DAVIDSON: The forgotten notes of the 2018 fall sports season
It hasn't taken me long to realize that it's easy to fall into a pattern of only writing gamers and box-score-filled articles while attempting to give equal coverage to 13 high school sports teams. I feel like my unpredictable work schedule often got the best of me at times during the 2018 fall sports season, but there are a few memories from the past three months that deserve to outlive the lines in my reporter notebook that will more than likely find its way to a recycling bin before the fast-approaching winter sports season.
An appreciation for coverage
This fall I received an outpour of appreciation for coverage of the girls' golf and tennis teams. Players and fans alike shared their gratefulness for simply being able to read about their teams in the Herald's sports section.
I remember Ellsworth's Holly Carlson once mentioning in a golf interview how she and her friends had overheard customers in a restaurant talking about the successful season the Panthers' golf team was having. The pleasure of hearing that Carlson and her teammates were receiving the recognition they deserved was tainted by my disappointment that coverage of these teams had not been the norm for a long time.
For every Pierce County team, no matter the talent level or sport being played, coverage from the Herald should always be an expectation, not a surprising bonus.
Phillips welcomes a new role on short notice
I attended the Elmwood/Plum City Wolves' preseason Media Night back in August, and although I was impressed with the number of fans who packed the stands of Elmwood High School's Red Gym in anticipation for their first football-affiliated public event of the season, head coach Mike Birtzer's comments about the team's new quarterback struck me the most.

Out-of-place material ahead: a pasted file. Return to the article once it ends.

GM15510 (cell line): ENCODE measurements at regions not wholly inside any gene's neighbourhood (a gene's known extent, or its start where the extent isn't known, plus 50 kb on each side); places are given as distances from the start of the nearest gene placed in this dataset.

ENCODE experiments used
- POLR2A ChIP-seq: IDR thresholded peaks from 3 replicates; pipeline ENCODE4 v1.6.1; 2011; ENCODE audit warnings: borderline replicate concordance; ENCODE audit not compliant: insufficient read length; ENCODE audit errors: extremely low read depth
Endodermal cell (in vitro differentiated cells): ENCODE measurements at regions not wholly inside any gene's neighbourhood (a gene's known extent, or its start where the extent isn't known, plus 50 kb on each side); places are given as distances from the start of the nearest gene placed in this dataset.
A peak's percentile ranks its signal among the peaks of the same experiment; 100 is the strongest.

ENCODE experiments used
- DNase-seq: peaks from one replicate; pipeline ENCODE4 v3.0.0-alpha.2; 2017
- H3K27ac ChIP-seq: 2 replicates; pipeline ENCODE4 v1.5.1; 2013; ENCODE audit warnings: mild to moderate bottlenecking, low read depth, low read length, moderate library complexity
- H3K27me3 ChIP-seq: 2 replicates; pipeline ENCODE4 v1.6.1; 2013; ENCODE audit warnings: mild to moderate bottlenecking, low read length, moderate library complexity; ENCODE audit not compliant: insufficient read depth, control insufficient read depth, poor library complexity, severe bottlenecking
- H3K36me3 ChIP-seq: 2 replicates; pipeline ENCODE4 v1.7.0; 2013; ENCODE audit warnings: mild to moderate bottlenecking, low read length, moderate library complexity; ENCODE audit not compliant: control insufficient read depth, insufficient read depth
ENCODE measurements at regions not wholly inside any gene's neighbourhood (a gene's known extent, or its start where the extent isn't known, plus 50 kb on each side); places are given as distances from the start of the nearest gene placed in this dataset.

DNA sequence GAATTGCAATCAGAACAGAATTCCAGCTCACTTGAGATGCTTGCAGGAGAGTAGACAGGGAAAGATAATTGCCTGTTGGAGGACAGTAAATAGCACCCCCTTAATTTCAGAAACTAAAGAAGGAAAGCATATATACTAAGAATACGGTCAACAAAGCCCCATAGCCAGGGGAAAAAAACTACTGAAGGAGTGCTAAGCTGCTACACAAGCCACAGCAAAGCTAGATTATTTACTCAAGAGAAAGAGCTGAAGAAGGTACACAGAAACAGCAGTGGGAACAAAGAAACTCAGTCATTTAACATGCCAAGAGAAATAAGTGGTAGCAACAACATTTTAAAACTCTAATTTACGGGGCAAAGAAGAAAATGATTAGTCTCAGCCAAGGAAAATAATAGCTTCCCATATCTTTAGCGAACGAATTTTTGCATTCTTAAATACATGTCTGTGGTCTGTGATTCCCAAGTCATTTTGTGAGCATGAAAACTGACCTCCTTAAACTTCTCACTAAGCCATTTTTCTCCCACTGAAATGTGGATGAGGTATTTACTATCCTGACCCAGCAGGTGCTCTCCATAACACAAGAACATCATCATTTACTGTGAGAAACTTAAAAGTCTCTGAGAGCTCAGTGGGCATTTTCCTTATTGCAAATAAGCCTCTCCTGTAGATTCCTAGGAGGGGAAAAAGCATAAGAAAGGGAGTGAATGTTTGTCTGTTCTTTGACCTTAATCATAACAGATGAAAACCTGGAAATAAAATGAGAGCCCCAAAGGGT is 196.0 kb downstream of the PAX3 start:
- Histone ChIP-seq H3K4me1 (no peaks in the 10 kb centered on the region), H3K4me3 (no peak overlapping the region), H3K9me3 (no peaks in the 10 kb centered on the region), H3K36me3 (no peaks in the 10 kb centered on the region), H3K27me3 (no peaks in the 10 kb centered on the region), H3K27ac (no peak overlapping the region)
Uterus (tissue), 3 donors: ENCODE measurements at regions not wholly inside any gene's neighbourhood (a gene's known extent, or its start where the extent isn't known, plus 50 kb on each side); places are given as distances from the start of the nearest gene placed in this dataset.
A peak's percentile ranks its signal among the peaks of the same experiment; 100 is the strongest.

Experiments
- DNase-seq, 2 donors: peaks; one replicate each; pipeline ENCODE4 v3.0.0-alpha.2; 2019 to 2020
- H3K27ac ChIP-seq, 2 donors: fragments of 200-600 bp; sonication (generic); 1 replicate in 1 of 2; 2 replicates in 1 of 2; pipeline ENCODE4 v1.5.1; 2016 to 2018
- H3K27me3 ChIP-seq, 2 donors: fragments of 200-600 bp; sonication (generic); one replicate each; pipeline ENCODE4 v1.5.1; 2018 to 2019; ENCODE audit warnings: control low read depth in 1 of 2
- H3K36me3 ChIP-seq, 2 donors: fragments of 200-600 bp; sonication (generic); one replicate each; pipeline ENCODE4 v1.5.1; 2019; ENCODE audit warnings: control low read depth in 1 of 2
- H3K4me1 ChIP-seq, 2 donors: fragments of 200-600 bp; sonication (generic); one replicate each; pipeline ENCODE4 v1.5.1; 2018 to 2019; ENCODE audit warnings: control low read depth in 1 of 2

Birtzer informed me that junior Zack Phillips was called up to the high-intensity, starting-quarterback role shortly before the season started because the Wolves' 2017 quarterback, Dalton Binkowski, expressed his interest in becoming a full-time running back for EPC's offense. Not only was Phillips' acceptance admirable and unselfish, but it also made a considerable, positive impact for his team.
While Binkowski racked up 745 rushing yards as the team's second-best back, Phillips showed consistent growth from August to October. Phillips threw for 22 yards while completing two of his six pass attempts in the Wolves' season-opening win against the Independence/Gilmanton Indees on Friday, Aug. 17, but finished the season with an average of 90.6 passing yards per game and a 50-percent completion rate.
The Wolves will once again be thankful for Phillips' move when he returns for the 2019 season with a year of experience under his belt.
Elmwood seniors embrace underclassmen
I met with the Elmwood volleyball team's three seniors and junior Katie Feuker for our preseason interview on Wednesday, Aug. 29, and the upperclassmen made it clear right from the get-go that their team was going to rely on the play of a few underclassmen to get through the 2018 season.